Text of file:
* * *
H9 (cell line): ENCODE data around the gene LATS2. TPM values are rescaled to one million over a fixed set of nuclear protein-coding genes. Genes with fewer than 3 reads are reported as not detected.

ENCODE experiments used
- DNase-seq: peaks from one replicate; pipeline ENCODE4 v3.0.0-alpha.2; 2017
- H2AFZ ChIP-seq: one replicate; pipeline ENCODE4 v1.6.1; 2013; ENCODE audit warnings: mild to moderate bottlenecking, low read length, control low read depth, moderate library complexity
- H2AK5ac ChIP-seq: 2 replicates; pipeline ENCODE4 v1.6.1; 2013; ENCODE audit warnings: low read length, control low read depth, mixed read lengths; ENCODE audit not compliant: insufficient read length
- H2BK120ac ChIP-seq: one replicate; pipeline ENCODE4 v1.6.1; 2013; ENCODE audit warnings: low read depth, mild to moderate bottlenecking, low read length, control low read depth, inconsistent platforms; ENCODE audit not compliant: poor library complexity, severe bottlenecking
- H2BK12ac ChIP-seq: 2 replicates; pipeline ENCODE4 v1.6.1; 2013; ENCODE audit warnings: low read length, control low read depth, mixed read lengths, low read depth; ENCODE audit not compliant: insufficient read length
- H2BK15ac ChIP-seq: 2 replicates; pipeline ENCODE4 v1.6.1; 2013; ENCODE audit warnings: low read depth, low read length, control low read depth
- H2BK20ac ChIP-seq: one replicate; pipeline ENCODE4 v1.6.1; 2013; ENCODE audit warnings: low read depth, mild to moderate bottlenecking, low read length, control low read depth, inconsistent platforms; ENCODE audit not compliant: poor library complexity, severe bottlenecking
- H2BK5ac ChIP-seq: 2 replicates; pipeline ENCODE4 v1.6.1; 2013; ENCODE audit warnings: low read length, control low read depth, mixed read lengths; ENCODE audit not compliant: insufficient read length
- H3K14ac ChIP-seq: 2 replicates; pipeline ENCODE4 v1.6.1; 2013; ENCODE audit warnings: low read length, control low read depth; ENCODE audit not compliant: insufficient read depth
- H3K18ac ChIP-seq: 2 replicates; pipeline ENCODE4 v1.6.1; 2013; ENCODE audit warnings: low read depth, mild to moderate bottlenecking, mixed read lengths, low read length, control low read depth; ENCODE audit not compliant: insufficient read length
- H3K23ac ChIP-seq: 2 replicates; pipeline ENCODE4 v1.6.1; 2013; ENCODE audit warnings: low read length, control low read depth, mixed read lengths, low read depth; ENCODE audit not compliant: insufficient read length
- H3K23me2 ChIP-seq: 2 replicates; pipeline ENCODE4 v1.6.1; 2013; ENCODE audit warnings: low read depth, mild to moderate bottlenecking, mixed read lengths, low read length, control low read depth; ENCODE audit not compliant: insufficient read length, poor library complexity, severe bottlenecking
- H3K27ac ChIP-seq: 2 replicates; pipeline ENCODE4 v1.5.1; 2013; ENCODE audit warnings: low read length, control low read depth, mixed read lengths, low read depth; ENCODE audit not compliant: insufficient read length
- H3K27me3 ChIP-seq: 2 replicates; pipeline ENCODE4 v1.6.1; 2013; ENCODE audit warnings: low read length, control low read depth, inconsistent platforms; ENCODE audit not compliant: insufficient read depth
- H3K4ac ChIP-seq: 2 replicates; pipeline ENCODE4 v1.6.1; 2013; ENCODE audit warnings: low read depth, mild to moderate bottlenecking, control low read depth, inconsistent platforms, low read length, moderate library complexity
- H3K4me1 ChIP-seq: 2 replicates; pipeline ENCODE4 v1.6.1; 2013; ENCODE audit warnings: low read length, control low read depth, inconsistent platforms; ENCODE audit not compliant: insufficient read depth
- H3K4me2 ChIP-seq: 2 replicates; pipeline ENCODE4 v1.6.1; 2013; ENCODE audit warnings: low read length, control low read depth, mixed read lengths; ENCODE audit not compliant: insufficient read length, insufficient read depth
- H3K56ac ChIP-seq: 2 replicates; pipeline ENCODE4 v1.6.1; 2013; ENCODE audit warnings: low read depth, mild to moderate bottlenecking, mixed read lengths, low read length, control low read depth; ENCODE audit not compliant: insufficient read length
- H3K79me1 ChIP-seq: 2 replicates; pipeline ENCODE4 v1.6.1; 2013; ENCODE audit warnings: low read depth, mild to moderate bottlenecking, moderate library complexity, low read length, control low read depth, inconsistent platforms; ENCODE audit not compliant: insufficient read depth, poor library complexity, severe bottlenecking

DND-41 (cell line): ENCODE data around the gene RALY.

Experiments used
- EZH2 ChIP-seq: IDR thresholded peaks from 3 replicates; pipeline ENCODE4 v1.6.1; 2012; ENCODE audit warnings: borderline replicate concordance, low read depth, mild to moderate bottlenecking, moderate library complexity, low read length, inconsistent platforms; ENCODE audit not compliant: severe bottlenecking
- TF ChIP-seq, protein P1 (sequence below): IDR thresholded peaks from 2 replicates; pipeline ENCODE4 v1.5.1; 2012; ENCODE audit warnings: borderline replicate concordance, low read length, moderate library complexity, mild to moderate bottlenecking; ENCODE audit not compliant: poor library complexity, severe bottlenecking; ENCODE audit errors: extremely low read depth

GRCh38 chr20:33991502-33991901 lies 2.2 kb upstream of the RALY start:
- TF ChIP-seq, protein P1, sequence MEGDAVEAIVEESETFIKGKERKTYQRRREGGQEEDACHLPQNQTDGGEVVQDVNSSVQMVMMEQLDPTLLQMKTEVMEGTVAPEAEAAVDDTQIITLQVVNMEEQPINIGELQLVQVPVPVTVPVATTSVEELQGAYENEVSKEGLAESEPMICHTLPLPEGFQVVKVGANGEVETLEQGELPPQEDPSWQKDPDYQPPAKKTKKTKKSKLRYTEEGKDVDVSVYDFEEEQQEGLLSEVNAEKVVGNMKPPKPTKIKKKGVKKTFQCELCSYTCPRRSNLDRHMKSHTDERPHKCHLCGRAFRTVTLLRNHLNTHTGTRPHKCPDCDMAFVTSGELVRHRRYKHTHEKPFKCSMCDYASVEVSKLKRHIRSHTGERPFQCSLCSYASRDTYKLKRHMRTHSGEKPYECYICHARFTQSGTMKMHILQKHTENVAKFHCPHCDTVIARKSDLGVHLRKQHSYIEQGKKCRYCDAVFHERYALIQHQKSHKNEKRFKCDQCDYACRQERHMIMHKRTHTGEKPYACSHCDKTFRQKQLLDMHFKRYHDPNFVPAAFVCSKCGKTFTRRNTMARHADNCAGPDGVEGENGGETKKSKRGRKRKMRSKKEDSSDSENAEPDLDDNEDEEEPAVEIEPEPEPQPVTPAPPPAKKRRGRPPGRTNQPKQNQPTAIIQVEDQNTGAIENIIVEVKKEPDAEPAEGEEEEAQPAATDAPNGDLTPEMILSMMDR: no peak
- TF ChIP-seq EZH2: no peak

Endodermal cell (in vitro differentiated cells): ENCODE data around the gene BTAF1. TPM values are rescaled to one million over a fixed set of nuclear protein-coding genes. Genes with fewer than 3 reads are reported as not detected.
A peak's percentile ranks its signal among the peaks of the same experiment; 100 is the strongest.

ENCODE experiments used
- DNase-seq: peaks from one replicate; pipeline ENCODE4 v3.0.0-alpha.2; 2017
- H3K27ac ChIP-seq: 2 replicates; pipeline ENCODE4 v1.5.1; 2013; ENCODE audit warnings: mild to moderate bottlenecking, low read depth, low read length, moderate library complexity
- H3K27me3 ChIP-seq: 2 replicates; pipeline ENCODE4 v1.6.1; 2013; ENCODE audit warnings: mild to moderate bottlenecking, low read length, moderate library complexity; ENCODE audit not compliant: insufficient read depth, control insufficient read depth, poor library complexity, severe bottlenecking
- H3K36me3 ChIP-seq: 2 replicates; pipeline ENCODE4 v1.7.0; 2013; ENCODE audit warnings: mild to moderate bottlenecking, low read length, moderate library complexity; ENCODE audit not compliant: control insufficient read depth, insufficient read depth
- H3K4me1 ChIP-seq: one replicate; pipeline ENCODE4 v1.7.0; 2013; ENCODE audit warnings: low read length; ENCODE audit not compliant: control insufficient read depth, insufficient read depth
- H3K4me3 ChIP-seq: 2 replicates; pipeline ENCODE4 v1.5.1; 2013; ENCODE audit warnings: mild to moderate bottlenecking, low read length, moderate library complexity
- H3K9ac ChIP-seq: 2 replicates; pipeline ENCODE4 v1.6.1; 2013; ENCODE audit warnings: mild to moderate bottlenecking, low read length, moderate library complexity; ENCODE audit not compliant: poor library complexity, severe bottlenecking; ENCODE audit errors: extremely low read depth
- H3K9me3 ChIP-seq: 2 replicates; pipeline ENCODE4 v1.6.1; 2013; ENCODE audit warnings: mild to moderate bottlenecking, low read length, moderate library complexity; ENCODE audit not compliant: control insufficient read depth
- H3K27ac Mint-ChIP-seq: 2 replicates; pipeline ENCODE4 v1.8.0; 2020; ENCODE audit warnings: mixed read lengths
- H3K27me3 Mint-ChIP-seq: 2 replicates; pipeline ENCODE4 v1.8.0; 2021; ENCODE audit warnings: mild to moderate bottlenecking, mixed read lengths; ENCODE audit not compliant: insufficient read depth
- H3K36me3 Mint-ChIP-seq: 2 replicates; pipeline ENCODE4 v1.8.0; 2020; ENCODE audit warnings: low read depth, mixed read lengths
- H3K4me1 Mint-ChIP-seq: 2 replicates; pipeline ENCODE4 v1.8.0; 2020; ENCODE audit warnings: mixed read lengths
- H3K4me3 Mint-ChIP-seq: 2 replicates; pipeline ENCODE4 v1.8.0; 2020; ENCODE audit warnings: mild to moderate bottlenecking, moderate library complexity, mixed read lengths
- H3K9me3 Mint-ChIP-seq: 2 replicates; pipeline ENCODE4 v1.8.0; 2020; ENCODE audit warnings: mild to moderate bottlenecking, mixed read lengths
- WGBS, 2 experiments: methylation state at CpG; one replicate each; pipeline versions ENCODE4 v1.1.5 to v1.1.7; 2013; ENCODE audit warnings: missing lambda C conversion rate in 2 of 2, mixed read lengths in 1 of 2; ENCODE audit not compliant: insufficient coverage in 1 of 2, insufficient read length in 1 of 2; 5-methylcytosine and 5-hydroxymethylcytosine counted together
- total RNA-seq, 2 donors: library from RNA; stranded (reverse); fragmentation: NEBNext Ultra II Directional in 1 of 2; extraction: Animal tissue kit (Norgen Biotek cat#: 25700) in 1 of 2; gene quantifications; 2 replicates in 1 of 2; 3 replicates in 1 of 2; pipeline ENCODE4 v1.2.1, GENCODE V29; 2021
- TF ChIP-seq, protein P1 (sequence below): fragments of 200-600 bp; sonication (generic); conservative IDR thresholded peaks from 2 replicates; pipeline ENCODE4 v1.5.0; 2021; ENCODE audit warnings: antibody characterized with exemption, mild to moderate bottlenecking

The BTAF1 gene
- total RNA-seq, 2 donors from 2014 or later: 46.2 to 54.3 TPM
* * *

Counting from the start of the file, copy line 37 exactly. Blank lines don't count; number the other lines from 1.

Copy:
- H3K4me3 ChIP-seq: 2 replicates; pipeline ENCODE4 v1.5.1; 2013; ENCODE audit warnings: mild to moderate bottlenecking, low read length, moderate library complexity